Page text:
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Editor's Pick

The Michigan Supreme Court Opens the Door to Warrantless Searches in Regulatory Investigations

Brent Skorup and Laura Bondank

Todd and Heather Maxon live on five acres of land in northern Michigan and Todd fixes up old cars on the property in his spare time. Todd’s hobby, and their Township’s regulation of it, has resulted in a major legal fight that has gone before the Michigan Supreme Court twice in recent years. In a May 2024 decision, Long Lake Township v. Maxon, the Michigan Supreme Court issued a major ruling against the Maxons, holding that when the government unconstitutionally gathers evidence in regulatory investigations, in some cases that evidence can still be used in court.

Drones in sunset sky.

The issues started years ago when to avert a citation from the Township, the Maxons agreed to cap the number of immobilized cars on their property. Around 2018, however, the Township investigated tips that Todd had more cars than the agreement allowed. The Township couldn’t prove a violation with a visual inspection from a public roadway, so municipal officials hired a private drone company to fly the drone in and around the Maxon property to gather evidence. After doing this on three separate occasions—each time without a warrant—the Township had enough video and photographs to bring a civil zoning action against the Maxons.

Rather than accept the citation, the Maxons sued in state court and moved to exclude all evidence resulting from the warrantless drone surveillance. In criminal cases, judges generally exclude all evidence gathered unconstitutionally—the “exclusionary rule.” The rule incentivizes law enforcement to act legally and get warrants. So, the Maxons argued that the Township violated the Fourth Amendment, which protects against “unreasonable searches,” and the evidence should be excluded. An appeals court agreed and ruled the drone footage inadmissible.

Unsatisfied with this outcome, the Township petitioned the Michigan Supreme Court for review. In 2022 the Supreme Court vacated the Court of Appeals’ opinion and sent the case back, asking them to address the issue of “whether the exclusionary rule applies to this dispute.”

Unfortunately, the Court of Appeals did not side with the Maxons the second time. The court held that the exclusionary rule did not apply to the Maxons’ case because it is a civil—not a criminal—matter. This time, it was the Maxons who petitioned the Michigan Supreme Court for review, asking them to decide two important questions: Was the Township’s warrantless drone surveillance of their property an unreasonable search in violation of the Fourth Amendment? And if so, does the exclusionary rule apply?

The Cato Institute, along with the Rutherford Institute, submitted an amicus brief arguing that the drone surveillance was an unreasonable search and that the evidence should be excluded. This month, however, the higher court agreed with the appeals court: the exclusionary rule does not apply in zoning cases like the Maxons’. Strangely, it declined to address whether the drone search was “an unreasonable search,” a relevant consideration in its exclusionary rule analysis.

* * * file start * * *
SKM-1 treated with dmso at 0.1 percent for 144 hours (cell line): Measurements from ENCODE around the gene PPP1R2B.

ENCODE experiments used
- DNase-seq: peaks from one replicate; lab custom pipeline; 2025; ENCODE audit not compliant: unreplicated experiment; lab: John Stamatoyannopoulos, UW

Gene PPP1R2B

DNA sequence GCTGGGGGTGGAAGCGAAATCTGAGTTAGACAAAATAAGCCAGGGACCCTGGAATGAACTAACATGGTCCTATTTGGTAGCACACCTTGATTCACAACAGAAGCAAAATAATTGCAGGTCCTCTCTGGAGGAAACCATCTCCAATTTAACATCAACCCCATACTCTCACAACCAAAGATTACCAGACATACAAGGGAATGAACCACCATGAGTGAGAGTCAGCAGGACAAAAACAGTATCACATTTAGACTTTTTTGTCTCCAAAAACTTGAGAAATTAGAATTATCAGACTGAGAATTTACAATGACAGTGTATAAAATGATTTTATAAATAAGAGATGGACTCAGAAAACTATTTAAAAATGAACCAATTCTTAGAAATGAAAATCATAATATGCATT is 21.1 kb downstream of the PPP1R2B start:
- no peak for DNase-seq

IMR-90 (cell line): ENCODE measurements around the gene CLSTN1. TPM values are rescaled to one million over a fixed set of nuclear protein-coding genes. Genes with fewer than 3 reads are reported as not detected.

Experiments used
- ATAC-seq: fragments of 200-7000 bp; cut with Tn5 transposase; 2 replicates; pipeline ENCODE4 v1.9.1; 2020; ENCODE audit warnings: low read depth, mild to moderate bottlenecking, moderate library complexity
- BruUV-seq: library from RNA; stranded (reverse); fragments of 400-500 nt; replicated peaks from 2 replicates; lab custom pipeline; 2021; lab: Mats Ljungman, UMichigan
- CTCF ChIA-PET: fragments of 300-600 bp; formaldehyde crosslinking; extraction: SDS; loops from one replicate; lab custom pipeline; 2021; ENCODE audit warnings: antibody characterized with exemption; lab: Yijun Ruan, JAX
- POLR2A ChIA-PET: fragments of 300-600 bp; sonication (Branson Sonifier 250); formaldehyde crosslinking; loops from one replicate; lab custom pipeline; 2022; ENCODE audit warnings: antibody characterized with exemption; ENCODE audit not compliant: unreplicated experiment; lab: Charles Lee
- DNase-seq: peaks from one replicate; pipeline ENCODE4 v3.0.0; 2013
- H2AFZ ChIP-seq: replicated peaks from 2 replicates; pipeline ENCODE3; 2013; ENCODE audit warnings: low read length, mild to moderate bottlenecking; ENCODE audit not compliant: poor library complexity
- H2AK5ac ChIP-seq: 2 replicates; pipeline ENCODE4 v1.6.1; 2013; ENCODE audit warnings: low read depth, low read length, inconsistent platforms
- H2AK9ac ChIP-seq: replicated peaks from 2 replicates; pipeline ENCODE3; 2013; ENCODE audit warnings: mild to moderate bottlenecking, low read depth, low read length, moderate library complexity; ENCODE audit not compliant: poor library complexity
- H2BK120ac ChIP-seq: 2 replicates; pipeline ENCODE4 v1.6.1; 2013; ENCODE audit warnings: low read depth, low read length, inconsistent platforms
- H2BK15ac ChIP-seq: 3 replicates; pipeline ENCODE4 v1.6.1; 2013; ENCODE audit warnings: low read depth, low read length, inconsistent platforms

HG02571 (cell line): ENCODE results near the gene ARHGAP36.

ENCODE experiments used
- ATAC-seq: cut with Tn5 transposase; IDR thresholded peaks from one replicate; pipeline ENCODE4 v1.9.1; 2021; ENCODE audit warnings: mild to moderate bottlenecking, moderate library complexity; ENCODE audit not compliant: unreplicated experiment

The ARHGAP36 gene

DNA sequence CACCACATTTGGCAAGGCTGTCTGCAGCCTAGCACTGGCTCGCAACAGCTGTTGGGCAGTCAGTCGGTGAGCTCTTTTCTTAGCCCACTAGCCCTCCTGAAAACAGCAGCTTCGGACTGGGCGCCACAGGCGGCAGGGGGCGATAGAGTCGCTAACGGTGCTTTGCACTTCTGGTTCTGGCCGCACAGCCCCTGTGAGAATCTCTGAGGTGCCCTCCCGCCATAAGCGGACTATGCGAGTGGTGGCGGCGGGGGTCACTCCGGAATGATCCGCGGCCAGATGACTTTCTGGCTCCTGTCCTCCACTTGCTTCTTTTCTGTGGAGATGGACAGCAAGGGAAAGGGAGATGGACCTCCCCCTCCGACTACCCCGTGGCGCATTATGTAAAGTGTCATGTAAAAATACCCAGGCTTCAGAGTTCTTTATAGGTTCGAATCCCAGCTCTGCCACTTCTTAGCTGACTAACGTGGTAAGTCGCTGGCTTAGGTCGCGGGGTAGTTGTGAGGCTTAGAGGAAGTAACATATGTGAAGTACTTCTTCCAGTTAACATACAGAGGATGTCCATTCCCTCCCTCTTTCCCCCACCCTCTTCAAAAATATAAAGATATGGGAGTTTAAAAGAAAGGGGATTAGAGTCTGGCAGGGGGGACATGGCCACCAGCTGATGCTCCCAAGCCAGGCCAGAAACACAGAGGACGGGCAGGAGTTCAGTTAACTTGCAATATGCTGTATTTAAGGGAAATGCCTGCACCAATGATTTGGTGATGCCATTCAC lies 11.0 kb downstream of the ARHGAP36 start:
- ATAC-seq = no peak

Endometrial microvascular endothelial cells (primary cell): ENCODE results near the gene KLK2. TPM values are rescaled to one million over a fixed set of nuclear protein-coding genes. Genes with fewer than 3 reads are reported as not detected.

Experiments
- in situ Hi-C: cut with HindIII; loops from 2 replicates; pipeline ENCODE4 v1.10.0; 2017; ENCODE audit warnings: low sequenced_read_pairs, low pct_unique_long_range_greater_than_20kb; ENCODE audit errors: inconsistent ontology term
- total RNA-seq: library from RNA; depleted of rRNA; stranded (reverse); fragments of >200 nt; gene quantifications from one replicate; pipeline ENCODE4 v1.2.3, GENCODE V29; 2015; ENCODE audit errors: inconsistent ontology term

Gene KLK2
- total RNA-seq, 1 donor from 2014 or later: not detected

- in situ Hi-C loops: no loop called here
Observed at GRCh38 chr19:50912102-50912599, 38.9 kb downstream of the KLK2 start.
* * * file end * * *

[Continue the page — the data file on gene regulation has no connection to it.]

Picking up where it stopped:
The Michigan Supreme Court said that the exclusionary rule applies in criminal investigations but only in certain civil investigations. In civil cases, “it is clear that application of the exclusionary rule ‘involves weighing the costs and benefits in each particular case.’” For this case, the calculation was simple: there were no benefits to exclusion in this case, the court said.

Finding no benefits to exclusion in this case is odd because the court declined to rule whether the search was unconstitutional. If the court had found the search was unconstitutional, there clearly would be a benefit to exclusion: the Maxons would have their Fourth Amendment rights protected via an evidentiary benefit at trial.

The court added, “it is unreasonable to believe that excluding the photographs and video would deter future misconduct by law enforcement or any other actor in any way.”

However, if the court had instead excluded the evidence here, it would have put all state officials on notice that evidence acquired in civil investigations without a warrant would be inadmissible. It seems self‐​evident that such a holding would deter regulators from engaging in warrantless searches.

In the end, the Maxons lost. The videos and photos of their property, even if gathered unconstitutionally, can be used against them. So, when regulators and law enforcement officers gather evidence of civil violations—like code enforcement, tax compliance, and domestic disturbances—without a warrant, is that evidence admissible in court? The Michigan Supreme Court seems to say—it depends. The decision is not clear nor protective of residents’ privacy expectations. Unfortunately, it seems likely to invite more warrantless searches from Michigan regulators and law enforcement officials.

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